Halyard Surgical Wrap
(2) Face Fit test
Fit TestsFit testing is performed by measuring the number of particulates in the ambient air and comparing that number to the number of particles inside the mask while it is worn. This is done by creating a hole in the surface of the mask and sealing tubing to this hole. The tubing returns to the PortaCount for measuring the number of particles inside of the mask while the wearer performs a series of exercises.
Partial fit tests (only tested fit while breathing at rest) were performed on all of our masks in addition to a full fit test (7 exercises) performed on our Velcro-based DIY mask (1 user), and our laser-cut DIY mask (5 users). We also performed a standard-fit test on the laser-cut DIY mask (5 users).
The table below reports on our test results
Fit Factor for Individual 1: Surgical Wrap Mask
Fit Factor for Individual 2: Surgical Wrap Mask
Fit Factor for Individual 3: Surgical Wrap Mask
Fit Factor for Individual 4: N95
Fit Factor for Individual 5: N95
Fit Factor for Individual 6: Velcro Mask with Surgical Wrap (higher is better)
Rotating head side-to-side
Rotating head up and down
Reading out loud
Marching in place
64 (1.56% leakage)
59 (1.69% leakage)
17 (5.88% leakage)
19 (5.2% leakage)
26 (3.85% leakage)
Comparing DIY masks to N95 and Surgical Mask
While standing and breathing normally, a certified N95 mask was compared to our DIY surgical wrap mask.
We measured the number of particles inside of the masks and showed that on average our mask out-performs or is comparable to N95 masks.
DIY Surgical Wrap Velcro Mask
DIY Surgical Sterilization Wrap Respirator
While full tests were not performed on our other masks, the brief testing indicated that some of our DIY masks were performing better or close to N95 masks.
The presented DIY Surgical Sterilization Wrap Respirator can be fabricated from common sterilization material from Halyard © and Medline ©, double-sided tape, and metal strips.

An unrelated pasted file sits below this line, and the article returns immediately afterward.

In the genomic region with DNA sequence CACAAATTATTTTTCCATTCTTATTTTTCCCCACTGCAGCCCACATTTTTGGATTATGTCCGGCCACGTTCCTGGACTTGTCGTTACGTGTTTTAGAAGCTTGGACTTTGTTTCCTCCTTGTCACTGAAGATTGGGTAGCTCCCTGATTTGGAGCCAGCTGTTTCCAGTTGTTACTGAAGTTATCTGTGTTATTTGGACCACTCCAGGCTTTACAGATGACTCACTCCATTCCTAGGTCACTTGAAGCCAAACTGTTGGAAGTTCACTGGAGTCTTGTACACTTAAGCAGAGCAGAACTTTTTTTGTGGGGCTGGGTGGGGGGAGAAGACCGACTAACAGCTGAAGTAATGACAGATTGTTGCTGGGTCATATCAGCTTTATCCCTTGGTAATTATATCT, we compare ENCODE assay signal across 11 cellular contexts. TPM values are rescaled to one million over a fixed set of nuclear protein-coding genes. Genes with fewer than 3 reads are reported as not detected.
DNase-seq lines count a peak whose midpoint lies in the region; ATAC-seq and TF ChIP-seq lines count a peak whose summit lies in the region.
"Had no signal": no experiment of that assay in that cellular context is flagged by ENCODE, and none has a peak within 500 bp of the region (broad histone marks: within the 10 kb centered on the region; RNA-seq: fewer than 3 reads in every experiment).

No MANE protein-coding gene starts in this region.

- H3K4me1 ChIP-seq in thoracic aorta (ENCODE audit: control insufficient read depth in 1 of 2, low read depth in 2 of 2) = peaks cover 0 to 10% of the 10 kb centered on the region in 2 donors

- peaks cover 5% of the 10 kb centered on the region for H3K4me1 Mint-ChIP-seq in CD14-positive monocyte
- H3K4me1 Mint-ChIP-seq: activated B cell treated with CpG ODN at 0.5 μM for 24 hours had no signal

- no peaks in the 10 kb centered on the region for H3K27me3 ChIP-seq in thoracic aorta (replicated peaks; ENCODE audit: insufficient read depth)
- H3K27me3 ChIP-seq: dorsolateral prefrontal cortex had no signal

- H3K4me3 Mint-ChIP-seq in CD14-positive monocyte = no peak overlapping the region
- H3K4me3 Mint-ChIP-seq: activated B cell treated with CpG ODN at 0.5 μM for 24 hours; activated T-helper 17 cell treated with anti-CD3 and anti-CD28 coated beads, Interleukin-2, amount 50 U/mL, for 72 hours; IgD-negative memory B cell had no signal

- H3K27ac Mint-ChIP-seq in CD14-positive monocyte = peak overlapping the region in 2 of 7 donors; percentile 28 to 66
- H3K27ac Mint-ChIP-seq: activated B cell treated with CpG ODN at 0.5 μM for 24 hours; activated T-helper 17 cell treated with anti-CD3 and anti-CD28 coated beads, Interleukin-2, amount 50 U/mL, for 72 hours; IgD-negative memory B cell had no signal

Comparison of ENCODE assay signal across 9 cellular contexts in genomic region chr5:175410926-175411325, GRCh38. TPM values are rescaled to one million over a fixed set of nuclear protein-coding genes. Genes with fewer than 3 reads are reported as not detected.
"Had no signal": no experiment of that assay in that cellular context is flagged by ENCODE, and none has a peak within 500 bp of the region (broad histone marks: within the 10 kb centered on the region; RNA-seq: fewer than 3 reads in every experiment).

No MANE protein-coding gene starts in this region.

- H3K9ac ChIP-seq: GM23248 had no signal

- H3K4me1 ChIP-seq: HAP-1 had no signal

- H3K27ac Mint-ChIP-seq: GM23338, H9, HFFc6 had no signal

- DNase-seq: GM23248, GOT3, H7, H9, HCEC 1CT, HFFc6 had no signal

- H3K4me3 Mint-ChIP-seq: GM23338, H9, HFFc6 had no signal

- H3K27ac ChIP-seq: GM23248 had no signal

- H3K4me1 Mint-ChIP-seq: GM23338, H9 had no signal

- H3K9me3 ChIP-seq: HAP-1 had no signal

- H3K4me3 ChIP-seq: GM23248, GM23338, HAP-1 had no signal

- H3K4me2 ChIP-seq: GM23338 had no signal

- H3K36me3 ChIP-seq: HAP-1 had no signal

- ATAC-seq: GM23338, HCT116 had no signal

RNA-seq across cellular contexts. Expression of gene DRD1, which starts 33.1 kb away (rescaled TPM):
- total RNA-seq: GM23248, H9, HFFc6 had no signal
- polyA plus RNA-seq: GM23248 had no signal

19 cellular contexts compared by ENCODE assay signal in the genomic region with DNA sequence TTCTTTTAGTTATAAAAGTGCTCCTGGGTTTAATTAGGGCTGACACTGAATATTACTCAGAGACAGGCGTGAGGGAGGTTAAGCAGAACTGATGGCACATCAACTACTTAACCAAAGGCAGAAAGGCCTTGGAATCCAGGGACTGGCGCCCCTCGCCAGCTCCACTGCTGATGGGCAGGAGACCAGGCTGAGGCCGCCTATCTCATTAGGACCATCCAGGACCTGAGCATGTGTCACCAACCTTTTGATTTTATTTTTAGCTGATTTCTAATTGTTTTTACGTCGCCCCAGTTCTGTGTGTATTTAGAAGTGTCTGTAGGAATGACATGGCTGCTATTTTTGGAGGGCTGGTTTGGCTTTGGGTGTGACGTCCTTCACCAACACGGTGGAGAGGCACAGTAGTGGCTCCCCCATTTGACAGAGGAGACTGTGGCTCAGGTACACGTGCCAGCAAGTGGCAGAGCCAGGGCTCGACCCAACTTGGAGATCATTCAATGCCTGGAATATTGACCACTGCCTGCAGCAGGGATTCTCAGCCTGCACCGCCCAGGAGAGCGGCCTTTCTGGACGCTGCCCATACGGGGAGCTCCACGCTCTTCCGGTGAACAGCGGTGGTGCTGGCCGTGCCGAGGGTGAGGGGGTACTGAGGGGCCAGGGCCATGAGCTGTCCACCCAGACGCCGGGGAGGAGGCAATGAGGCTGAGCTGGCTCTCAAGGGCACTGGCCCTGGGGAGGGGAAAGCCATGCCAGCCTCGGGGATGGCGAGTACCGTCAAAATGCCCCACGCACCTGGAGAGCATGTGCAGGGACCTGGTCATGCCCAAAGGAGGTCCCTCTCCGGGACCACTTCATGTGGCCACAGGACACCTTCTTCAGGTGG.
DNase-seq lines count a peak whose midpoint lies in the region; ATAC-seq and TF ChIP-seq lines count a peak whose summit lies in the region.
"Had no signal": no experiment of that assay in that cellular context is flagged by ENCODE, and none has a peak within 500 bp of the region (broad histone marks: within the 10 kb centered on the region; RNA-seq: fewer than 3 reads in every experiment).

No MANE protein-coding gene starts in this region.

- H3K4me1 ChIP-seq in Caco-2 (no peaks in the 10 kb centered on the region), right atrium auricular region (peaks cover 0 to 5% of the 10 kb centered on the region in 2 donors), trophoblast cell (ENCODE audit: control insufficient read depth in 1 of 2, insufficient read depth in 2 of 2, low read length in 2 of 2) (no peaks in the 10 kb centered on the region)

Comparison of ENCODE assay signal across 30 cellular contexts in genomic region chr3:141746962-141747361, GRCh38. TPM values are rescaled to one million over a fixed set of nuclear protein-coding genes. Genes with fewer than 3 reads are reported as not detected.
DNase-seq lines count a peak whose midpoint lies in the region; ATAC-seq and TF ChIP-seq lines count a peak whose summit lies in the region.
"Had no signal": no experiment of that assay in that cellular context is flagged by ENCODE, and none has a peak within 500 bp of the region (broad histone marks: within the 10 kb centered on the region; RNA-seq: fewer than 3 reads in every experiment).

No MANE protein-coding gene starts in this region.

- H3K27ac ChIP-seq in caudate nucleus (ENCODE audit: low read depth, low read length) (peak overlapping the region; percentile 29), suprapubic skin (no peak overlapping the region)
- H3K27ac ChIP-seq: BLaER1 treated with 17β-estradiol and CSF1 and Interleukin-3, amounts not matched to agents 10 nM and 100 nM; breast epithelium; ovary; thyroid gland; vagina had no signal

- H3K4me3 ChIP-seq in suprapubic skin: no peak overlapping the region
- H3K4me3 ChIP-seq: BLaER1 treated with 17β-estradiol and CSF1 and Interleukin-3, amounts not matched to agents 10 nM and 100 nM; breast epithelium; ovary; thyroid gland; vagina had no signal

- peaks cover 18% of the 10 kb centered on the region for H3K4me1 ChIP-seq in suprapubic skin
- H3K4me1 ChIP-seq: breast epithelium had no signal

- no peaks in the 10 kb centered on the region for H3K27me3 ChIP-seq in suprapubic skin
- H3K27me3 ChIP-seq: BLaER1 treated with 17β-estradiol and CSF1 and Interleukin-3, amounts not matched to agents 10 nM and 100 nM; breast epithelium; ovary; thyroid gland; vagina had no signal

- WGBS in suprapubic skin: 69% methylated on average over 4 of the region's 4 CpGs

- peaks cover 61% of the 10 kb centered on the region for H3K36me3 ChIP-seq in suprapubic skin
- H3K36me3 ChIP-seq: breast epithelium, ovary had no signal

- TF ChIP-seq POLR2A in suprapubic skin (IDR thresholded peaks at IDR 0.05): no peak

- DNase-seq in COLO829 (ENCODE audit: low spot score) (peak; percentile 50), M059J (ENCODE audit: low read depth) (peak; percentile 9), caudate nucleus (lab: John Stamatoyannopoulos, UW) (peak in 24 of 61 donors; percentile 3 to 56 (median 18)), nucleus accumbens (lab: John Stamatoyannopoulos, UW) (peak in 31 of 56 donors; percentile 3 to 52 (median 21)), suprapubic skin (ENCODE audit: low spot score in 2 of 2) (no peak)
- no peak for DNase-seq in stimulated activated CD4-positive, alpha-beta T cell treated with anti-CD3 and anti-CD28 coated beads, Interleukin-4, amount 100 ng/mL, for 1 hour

We showed two techniques to create a DIY respirator by leveraging either only simple manual manipulations or by using a laser cutter to scale up and described step-by-step instructions on how to produce and then assemble respirators built from these materials.
Our DIY Surgical Sterilization wrap has been shown to a variety of clinicians at UC San Diego Health, specialized in Infectious Diseases, Emergency Department, and Surgery, and all agreed about the potential use of these respirators. In addition, we performed qualitative standard-fit tests and quantitative particulate tests of both material and respirators, and our preliminary work showed that these can filter 99% of particulates the size of the Coronavirus, and can provide sometimes a better fit than some standard N95-mask.
All in all, our DIY respirators can be fabricated with material easily found online, or in standard healthcare facilities, are easy to assemble in a short time, and show a filtration and fit comparable to N-95 masks. However, our masks are not FDA-approved, not have been approved by UC San Diego Health for any clinical use. While we do not have enough evidence to show N95 equivalent or greater protection with high consistency, there is overwhelming evidence to say the mask is more protective than a common surgical mask.
Authors and Contributors: